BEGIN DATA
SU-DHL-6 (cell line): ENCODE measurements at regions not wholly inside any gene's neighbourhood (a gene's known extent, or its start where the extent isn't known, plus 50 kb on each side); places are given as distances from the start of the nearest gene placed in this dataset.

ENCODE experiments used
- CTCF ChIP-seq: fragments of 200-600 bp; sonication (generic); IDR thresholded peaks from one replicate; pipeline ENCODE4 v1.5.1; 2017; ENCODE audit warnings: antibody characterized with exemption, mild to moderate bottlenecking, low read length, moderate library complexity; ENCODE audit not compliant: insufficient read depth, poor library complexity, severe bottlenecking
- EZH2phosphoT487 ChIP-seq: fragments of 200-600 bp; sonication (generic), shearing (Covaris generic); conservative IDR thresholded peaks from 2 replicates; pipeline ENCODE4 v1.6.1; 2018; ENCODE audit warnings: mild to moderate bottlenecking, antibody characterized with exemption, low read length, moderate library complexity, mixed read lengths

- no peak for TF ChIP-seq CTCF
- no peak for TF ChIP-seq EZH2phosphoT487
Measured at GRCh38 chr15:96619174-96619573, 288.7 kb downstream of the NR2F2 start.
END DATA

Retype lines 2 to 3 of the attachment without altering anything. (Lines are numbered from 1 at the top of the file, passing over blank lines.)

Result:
ENCODE experiments used
- CTCF ChIP-seq: fragments of 200-600 bp; sonication (generic); IDR thresholded peaks from one replicate; pipeline ENCODE4 v1.5.1; 2017; ENCODE audit warnings: antibody characterized with exemption, mild to moderate bottlenecking, low read length, moderate library complexity; ENCODE audit not compliant: insufficient read depth, poor library complexity, severe bottlenecking